Miso Soup Recipe
and Miso Paste

A miso soup recipe usually starts with a Japanese soup stock called dashi.

Miso a fermented paste is another key ingredient that goes into miso soup and is also one of the key flavoring agents used in Japanese cuisine.

Kombu seaweed and Wakame seaweed are also used extensively in Japanese cuisine to flavor soups.

Learn how to make a miso soup recipe the authentic Japanese way and then you will be able to create your own version of this Japanese soup.

How to Make Dashi or Japanese Stock

Ingredients:

  • 3 to 4 cups of Filtered Water
  • Square Piece of Dried Kombu (a few inches)
  • 1/2 to 3/4 cup Bonito Flakes

Instructions:

Soak kombu in water for 30 minutes before bringing to a boil on medium heat.  Remove kombu from the hot water and turn off the heat.

Add in bonito flakes and bring to a slight simmer - turn off heat. 

When flakes sink to the bottom of your pan (3 to 5 minutes) strain the flakes from the dashi stock.

You can save dashi stock for later or add in your miso paste with any additional ingredients like wakame seaweed or tofu.

Heat ingredients thru before serving.


Kombu and bonito flakes (dried and fermented Skipjack tuna) are used to make dashi or Japanese soup stock.

You can find these food items at a Japanese food store or in the Japanese section of most grocery stores.

Look for and buy the packages that only have the desired ingredient listed.

Kombu Seaweed or Konbu Seaweed

Kombu seaweed also known as Konbu is an edible sea vegetable or kelp. Kelp is a large seaweed belonging to the brown algae class.

Kombu is used a lot in Japanese recipes and is one of the main ingredients in making a dashi or Japanese soup stock.

Kombu has a sweet taste and is high in umami or free glutamate which is why it is a popular choice in flavoring soups and sauces.

You can purchase Kombu in its dried or fresh state depending on where you live. This type of kelp is very rich in iodine and contains other important minerals.

How to Make Miso Soup - The Basics

Ingredients:

  • 3 to 4 cups of Dashi Stock
  • 2 or 3 Tbsp. Fermented Miso Paste
  • Daikon Radish (julienned)
  • Firm and Organic Diced Tofu Cubes
  • Fresh Wakame Seaweed or Reconstituted Dried Wakame
  • Green Onions or Scallions for Garnish

Instructions:

Add dashi stock and daikon radish to a pot and bring to a boil to cook daikon.  Add in the tofu cubes and the wakame seaweed.  Turn off heat.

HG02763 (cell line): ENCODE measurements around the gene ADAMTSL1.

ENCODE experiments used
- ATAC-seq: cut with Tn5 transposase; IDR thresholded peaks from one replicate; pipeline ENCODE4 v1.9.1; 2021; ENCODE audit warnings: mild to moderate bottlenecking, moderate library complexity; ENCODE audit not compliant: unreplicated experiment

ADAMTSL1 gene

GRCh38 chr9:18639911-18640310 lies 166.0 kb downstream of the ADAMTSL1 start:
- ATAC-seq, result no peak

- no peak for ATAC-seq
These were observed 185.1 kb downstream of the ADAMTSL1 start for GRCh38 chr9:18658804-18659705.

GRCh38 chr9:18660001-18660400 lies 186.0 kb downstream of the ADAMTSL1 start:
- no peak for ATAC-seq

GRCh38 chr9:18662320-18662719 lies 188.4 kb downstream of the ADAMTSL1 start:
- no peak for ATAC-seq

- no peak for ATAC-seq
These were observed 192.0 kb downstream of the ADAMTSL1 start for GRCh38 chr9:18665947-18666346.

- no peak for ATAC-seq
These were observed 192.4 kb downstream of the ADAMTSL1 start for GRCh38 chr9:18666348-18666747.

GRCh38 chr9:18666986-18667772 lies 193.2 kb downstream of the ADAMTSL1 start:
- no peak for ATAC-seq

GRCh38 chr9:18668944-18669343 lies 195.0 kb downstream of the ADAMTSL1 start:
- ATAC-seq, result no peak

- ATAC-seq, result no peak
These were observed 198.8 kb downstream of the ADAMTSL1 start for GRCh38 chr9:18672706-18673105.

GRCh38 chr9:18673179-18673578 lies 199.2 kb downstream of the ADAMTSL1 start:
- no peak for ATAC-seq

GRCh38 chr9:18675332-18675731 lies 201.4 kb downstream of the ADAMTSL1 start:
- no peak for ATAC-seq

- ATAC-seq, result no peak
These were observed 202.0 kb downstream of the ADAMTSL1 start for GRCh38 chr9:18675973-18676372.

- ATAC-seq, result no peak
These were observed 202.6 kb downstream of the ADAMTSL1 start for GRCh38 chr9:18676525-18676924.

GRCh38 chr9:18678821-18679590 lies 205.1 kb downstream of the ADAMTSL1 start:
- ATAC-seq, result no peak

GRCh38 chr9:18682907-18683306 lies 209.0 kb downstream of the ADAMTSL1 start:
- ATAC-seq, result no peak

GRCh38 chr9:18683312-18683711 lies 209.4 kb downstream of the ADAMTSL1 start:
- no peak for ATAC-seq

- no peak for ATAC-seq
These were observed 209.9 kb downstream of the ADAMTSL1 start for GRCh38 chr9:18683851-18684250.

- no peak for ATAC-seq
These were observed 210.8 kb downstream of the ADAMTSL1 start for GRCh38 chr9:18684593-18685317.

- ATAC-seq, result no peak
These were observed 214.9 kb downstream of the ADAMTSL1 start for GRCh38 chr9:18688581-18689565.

Then slowly dissolve miso paste into the hot stock (not boiling). 

Warm (if necessary) before serving miso soup in bowls garnished with scallions.

Miso Paste

Miso paste is a Japanese seasoning which is typically made by fermenting a grain such as wheat, rice, buckwheat, or barley with soybeans.

Mold and salt are added and then it is aged anywhere from 3 months to 3 years or longer.

Miso is a good source of protein, but can be very high in sodium. Unpasteurized miso will contain probiotics and will also be higher in nutrients.

Different varieties of miso have different tastes which can range from sweet to savory. And miso paste ranges in color from a light cream to a red to a very dark brown color.

Look for miso made from organic and Non-GMO soybeans - very important. Also, you want miso that was made by traditional methods instead of commercially produced miso.

Miso is very rich in unbound or free glutamate, so you want to be careful not to use too much of this flavor enhancer in your miso soup recipes.

Wakame Seaweed

Wakame seaweed is another edible sea vegetable. Wakame has a subtle sweet flavor and is often used in miso soup and in Japanese salads.

Wakame is high in iodine and is a good source of vitamins and minerals.

You will find this sea vegetable usually in dried form and sometimes fresh. Dried Wakame will need to be reconstituted before it is used in Japanese cuisine.

How to Make Miso Soup the Vegan Way

Now that you know how to make a miso soup recipe the traditional way, you can make your own variation of this famous Japanese soup.

You can add in whatever vegetable or flavoring agent that appeals to your taste buds.

And you can also leave out whatever you don't want in your miso soup.

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